Pregnancy and Infant Loss impacts 1 in every 4 pregnancies, and yet many of us still don’t know how what to say or how to support friends and family members when they are going through this type of loss.
Not long ago, I shared about my own loss – and now I wanted to share a few things that, in my experience are the best ways to show up for someone experiencing the loss of a baby.
14 Ways to Show Up for Someone Experiencing the Loss of a Baby:
- First, thank you for reading this list below. To truly show up for your people says a lot about the person you are. Thank you for being there for them.
- Saying something is better than saying nothing. Avoid saying ANYTHING around “at least you can get pregnant”, or “at least it was early”, do not say “everything happens for a reason” or “It must be God’s plan” but DO say: “You and your baby are so loved. I am here for you. You don’t have to respond to this, but know that I will continue to be here.”
- Recognize that mothers who experience loss also go through the physical changes, pains and discomforts of postpartum life. If you know of things that helped you during this time physically, offer to drop off items that may help or comfort in this way.
- If the baby has a name… SAY the baby’s name. As simple as “I thought of you and Baby Ella today. Sending love” You are not reminding them of their loss or sadness, they already remember their loss all the time. You are reminding them that their baby is loved and remembered.
- Get specific and take the work out of “helping”. Avoid “Let me know if you need anything!” Instead say, “I’d love to drop off sandwiches around 5pm and take your dog for a walk – does today or Thursday work better?” Short, sweet, helpful and it takes the majority of the work out of it for them.
- If your offer is met with no response or that it won’t work that specific time…try again another time. Don’t take it personally. Respect their boundaries and know that in a lot of the early loss days they are just trying to make it through.
- Surprisingly to some, at times loss parents need to feel sprinkles of laughter and love and lightness. Grief is a lot to carry with you. When you spend time together, ask, do you want to talk, cry, laugh, vent or do you want a distraction? Make each emotion welcome and do not judge the feelings. Just give them space for whatever they need in that moment.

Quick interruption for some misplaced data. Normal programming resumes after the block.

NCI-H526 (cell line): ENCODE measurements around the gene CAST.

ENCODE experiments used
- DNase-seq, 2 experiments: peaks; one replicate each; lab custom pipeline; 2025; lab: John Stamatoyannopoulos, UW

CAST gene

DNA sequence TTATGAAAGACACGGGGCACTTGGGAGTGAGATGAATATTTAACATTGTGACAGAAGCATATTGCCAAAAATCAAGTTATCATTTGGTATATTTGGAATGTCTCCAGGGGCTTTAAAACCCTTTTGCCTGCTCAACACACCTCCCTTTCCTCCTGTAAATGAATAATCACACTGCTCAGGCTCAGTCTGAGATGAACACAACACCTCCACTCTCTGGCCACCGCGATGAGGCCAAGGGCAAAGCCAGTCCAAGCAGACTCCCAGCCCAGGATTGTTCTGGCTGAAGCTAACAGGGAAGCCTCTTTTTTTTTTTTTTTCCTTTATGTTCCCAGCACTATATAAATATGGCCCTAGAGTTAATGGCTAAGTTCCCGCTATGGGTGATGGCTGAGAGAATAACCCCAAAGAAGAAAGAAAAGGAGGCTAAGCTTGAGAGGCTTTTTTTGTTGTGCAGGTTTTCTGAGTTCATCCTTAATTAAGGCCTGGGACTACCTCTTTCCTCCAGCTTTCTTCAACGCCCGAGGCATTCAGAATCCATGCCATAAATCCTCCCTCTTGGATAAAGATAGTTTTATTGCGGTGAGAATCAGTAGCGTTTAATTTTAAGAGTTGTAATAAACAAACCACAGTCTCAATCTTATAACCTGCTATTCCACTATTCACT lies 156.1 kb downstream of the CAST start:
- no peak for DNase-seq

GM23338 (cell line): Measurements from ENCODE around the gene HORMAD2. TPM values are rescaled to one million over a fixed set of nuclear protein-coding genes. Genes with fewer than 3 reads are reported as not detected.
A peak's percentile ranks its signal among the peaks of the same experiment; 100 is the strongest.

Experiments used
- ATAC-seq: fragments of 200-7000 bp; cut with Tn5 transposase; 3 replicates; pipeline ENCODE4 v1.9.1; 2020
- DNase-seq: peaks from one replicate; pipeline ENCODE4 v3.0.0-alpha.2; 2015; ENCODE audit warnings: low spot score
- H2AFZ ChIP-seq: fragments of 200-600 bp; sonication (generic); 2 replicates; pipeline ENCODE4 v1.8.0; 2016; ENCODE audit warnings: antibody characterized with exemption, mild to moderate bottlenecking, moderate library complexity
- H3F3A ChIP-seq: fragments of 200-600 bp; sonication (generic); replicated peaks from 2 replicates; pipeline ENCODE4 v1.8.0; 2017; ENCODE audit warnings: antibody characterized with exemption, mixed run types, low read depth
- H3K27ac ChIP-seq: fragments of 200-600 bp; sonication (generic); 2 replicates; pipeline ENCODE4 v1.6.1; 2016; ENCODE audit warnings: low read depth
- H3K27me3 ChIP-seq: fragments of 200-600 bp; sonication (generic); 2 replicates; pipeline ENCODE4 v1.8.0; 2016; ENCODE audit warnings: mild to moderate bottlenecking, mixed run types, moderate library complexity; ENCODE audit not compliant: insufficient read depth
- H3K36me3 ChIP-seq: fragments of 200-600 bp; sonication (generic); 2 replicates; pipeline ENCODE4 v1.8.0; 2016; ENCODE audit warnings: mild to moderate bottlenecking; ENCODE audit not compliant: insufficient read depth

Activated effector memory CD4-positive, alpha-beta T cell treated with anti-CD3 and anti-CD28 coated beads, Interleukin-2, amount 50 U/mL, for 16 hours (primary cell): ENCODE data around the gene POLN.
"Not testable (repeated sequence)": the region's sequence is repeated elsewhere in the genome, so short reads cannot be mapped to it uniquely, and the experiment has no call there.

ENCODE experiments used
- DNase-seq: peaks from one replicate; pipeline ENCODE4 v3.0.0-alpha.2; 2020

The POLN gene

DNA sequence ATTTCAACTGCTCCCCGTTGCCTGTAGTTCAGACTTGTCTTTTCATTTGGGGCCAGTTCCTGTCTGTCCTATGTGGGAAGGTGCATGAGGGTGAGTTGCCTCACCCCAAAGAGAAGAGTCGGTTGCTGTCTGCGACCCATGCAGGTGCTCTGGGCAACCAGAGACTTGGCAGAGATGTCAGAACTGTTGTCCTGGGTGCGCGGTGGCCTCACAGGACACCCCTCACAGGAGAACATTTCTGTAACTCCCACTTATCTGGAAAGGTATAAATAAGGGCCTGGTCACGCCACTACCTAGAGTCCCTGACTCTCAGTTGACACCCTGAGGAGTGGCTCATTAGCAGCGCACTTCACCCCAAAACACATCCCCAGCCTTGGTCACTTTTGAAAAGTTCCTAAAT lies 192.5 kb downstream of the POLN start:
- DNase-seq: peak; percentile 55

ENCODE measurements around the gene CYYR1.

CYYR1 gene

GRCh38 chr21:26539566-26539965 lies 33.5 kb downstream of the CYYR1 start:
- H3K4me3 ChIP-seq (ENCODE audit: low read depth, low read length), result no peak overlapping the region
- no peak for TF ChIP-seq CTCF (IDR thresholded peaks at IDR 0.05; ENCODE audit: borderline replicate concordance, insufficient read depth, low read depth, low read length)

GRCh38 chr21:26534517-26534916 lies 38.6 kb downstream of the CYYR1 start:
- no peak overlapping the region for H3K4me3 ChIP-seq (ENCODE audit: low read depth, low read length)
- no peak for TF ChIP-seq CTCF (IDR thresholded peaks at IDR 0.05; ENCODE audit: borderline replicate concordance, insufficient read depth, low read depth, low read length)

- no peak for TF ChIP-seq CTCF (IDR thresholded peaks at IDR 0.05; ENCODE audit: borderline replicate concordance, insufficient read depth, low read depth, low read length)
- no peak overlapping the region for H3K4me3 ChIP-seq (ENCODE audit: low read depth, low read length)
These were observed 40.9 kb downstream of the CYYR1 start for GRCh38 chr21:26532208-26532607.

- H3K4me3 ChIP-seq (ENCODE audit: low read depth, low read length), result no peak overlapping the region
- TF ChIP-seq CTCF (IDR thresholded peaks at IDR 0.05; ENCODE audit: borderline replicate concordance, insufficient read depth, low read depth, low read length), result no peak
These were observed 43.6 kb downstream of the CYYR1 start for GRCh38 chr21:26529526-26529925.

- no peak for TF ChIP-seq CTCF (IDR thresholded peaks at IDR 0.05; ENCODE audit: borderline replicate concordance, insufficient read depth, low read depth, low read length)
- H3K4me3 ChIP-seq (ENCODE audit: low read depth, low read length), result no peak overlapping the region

- Every action feels monumental after such an immense loss. Cheer her on. One friend told me “I’m proud of you for leaving the house today to go to your OB appointment, that is a big deal” Those words of encouragement are e-v-e-r-y-t-h-i-n-g when every “little” thing feels like such a huge thing.
- Stand in the nursery and hug her when she cries. The pain and heartbreak are so so raw, especially in the baby’s nursery. No words are okay sometimes. Tears ARE love.
- Meal trains are great and appreciated; think outside the “pasta” box, salad kits with dressing, cut up fresh fruit, sending an ice cream dessert or a breakfast casserole for the morning. Also, smaller portion sizes are something to be mindful of, especially in the early days with limited fridge and freezer space!
- If you are close enough, help her Marie Kondo the crap out of the piles of hospital bills, the delayed baby shower gifts, the constant flow of cards + gifts. It all adds up to a mountain of love… & clutter 😉
- Offer to visit her child’s grave or a place that is meaningful to her and her angel. If she has a place where she goes to feel connected, offer to go there with her. Listen. Or sit. Ask her what feels best in that moment. If she cancels, still go. Tell her you still went and held them in your heart. I’ll never forget when my best friend went to Henry’s grave and she texted me saying “He and I had a long chat about his mom today”. No words for moments as special as these.
- Dads grieve, too. Please don’t forget this! Holidays, special days, and the in-between days. They are grieving the loss of their child and carrying an immense weight on their shoulders. Find a way to remind them that is meaningful to them that you are thinking about them and their child.
- Be mindful of events surrounding the birth and celebration of other babies in their life; baby showers, birthday parties, etc. Don’t ignore them in these moments. Let them know that you would love to see them but understand if it’s not the right time for an event of that nature. If they duck out early or seem like they are in a daze, it’s because they probably are. Grief fatigue and small talk is extremely hard. Especially at functions where everything is centered around “happy”.
All of this advice is shared with the caveat that every single person has their own journey with grief and loss. Respect boundaries, learn what your people need from you and show up ready to love them and help remember their child. Their baby existed. Their baby matters. Their baby is loved. Thank you for loving your people through the hardest imaginable journey. You have a beautiful heart for reading this far!
If you are curious about No Foot Too Small’s mission, or are interested in attending or sponsoring the Mom’s Group in Madison, head to https://www.nofoottoosmall.
“There is no foot too small that it cannot leave an imprint on this world.”
About the Author
Courtney Fitzpatrick is mom to sweet angel, Henry, and goofy Golden Retriever, Murphy, and wife to Scott. They live in the Raleigh, North Carolina suburbs and are enjoying all that the East Coast has to offer a couple Midwest transplants.
Courtney is proud to share inspiring words + colorful gems with the world inside her endeavors with Henry’s Ripple and Unwavering Love Co. She is a fan of vulnerability and connection and believes every human deserves love, compassion and support throughout life’s most difficult journeys. Aside from her family and friends, things that make her smile BIG are iced coffee, fresh flowers and a crisp Wisconsin Badger game day in the fall.